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Module Title Nuclear Physics and Neutrinos
SchoolPhysics and Astronomy
Department Physics & Astronomy
Module Code 03 17301
Module Lead Prof Freer
Level Intermediate Level
Credits 10
Semester Semester 2
Pre-requisites LI Particles and Nuclei & A Quantum Approach to Solids - (03 26017)
Co-requisites
Restrictions None
Contact Hours Lecture-24 hours
Seminar-0 hours
Tutorial-0 hours
Project supervision-0 hours
Demonstration-0 hours
Practical Classes and workshops-0 hours
Supervised time in studio/workshop-0 hours
Fieldwork-0 hours
External Visits-0 hours
Work based learning-0 hours
Guided independent study-76 hours
Placement-0 hours
Year Abroad-0 hours
Exclusions
Description

Nuclear Physics – This course provides an introduction to the topic of nuclear physics. It will explore what the mass of a nucleus reveals about the strong interaction; examine how the nuclear size and shape is measured, and the key decay mechanisms; alpha, beta and gamma decay and the associated selection rules and Q-values (energy release). The role of nuclear reactions in the synthesis of the elements will be described, including: proton burning, CNO cycle, rp-process, s-process and r-process. The process of energy generation using nuclear fusion and fission will be described together with medical applications and detection of nuclear radiation.


Neutrino Physics – The course provides an introduction to neutrino physics and related issues. It starts with a revision of the foundations of the Standard Model of particle physics (kinematics, particles and forces, conserved quantum numbers). It describes key experiments that demonstrated the existence of the three lepton generations and the finite neutrino mass. The principles and processes involved in the neutrino detection are reviewed. A number of neutrino detection techniques (including water Cherenkov, radiochemical and tracking calorimeter detectors) are discussed. The phenomenon of neutrino mixing and oscillations is introduced. Recent experiments with atmospheric, solar, accelerator and reactor neutrinos and the future developments in the field are presented.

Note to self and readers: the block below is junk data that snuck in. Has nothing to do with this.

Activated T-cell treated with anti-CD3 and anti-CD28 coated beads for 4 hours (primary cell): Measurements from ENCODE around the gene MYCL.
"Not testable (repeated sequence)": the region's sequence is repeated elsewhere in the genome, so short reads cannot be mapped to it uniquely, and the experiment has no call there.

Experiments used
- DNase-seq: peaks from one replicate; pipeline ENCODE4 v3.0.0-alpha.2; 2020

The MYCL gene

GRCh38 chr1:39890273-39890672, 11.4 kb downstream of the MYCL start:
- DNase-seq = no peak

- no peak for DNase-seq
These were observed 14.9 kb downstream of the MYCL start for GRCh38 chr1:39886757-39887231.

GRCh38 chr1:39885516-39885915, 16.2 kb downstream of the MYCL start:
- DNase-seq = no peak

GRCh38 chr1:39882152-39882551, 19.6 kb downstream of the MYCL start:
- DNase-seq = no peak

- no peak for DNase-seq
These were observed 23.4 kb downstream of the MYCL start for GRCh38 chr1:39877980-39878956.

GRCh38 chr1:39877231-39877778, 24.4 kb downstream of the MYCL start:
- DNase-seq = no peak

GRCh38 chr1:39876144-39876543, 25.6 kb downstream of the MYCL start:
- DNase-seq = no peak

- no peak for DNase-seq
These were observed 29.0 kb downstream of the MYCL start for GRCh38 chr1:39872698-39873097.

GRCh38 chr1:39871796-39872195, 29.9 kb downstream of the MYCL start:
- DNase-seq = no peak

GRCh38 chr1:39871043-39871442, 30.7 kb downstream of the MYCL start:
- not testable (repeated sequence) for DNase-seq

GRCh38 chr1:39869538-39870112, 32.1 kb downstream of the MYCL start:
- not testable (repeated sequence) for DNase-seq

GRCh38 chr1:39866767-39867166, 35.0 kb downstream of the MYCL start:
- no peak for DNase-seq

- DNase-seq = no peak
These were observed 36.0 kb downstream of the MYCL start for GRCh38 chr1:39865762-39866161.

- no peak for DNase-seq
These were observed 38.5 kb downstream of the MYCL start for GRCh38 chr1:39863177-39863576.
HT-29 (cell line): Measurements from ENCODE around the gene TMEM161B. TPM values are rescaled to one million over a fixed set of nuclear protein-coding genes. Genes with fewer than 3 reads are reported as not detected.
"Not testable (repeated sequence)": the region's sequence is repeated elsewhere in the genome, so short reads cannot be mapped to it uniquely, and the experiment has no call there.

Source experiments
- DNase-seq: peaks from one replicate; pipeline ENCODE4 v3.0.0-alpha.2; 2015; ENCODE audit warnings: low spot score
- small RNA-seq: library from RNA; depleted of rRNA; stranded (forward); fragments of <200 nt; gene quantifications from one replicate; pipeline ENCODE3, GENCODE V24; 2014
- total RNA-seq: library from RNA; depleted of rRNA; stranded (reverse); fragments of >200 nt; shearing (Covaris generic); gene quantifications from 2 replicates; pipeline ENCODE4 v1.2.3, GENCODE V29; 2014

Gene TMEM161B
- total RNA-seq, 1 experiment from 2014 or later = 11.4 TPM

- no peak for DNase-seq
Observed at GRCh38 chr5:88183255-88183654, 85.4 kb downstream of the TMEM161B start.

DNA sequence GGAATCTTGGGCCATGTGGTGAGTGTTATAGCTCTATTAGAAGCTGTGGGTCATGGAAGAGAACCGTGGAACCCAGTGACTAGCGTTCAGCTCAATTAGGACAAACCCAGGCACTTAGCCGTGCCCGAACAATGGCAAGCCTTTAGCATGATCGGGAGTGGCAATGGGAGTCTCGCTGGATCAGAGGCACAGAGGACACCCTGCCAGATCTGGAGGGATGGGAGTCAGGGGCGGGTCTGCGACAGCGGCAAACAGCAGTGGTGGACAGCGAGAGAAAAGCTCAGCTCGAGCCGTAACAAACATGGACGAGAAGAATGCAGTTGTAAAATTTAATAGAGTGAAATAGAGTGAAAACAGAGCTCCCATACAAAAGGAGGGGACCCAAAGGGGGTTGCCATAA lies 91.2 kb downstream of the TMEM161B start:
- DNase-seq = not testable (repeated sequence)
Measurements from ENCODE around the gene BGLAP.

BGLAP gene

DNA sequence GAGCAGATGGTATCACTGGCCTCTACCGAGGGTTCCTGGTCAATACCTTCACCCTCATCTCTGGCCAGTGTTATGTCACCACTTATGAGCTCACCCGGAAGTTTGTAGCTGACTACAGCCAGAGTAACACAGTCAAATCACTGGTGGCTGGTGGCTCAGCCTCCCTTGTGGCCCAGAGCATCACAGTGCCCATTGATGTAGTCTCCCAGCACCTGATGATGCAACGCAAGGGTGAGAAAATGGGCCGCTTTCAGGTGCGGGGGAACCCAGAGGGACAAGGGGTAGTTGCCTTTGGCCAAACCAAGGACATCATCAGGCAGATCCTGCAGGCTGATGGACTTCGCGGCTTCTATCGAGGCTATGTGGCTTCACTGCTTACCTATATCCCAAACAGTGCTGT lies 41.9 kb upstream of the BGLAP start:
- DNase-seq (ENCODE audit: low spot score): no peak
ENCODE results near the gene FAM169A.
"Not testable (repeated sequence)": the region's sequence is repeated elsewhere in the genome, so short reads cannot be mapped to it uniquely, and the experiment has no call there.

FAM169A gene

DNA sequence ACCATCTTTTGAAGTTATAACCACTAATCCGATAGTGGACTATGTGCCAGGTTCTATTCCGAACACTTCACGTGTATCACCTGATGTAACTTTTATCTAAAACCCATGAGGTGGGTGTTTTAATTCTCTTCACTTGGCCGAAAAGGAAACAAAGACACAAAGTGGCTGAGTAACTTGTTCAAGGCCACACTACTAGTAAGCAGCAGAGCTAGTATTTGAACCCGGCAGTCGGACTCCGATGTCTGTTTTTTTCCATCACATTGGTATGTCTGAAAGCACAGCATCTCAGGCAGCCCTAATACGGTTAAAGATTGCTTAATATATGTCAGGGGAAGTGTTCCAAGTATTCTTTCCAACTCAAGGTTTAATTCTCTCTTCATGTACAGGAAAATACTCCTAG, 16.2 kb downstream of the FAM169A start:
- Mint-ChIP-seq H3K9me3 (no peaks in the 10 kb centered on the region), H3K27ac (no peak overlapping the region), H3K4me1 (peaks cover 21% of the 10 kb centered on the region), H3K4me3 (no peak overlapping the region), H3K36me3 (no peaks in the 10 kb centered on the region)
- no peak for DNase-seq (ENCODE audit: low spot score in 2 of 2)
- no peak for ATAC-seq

Learning Outcomes

By the end of the module students should be able to:

  • describe neutrino properties and interactions;
  • discuss the production and detection of atmospheric, solar, accelerator and reactor neutrinos;
  • describe neutrino detection principles and techniques involved in key experiments;
  • describe the recent neutrino experiments and their results;
  • demonstrate an understanding of the nature of the strong force and its effect on nuclear properties such as mass, and the determination of the nuclear size and shape;
  • show an understanding of the of the key decay processes (alpha, beta and gamma) and to be able to use selection rules and Q-values;
  • describe stellar nucleosythesis processes and calculate the energy production associated with reactions in tars;
  • demonstrate an understanding of energy production by fusion and fission and perform simple calculations;
  • describe the functionality of a range of radiation detectors;
  • demonstrate an awareness of a range of applications of nuclear techniques..
Assessment 17301-01 : Exam : Exam (Centrally Timetabled) - Written Unseen (80%)
17301-05 : Continuous Assessment : Coursework (20%)
Assessment Methods & Exceptions 1 x 1.5 hour exam (80%) and continuous assessment (weekly problem sheets) (20%)
Other 03 01326 LC Quarks and Leptons is strongly advised as a prerequisite.
Reading List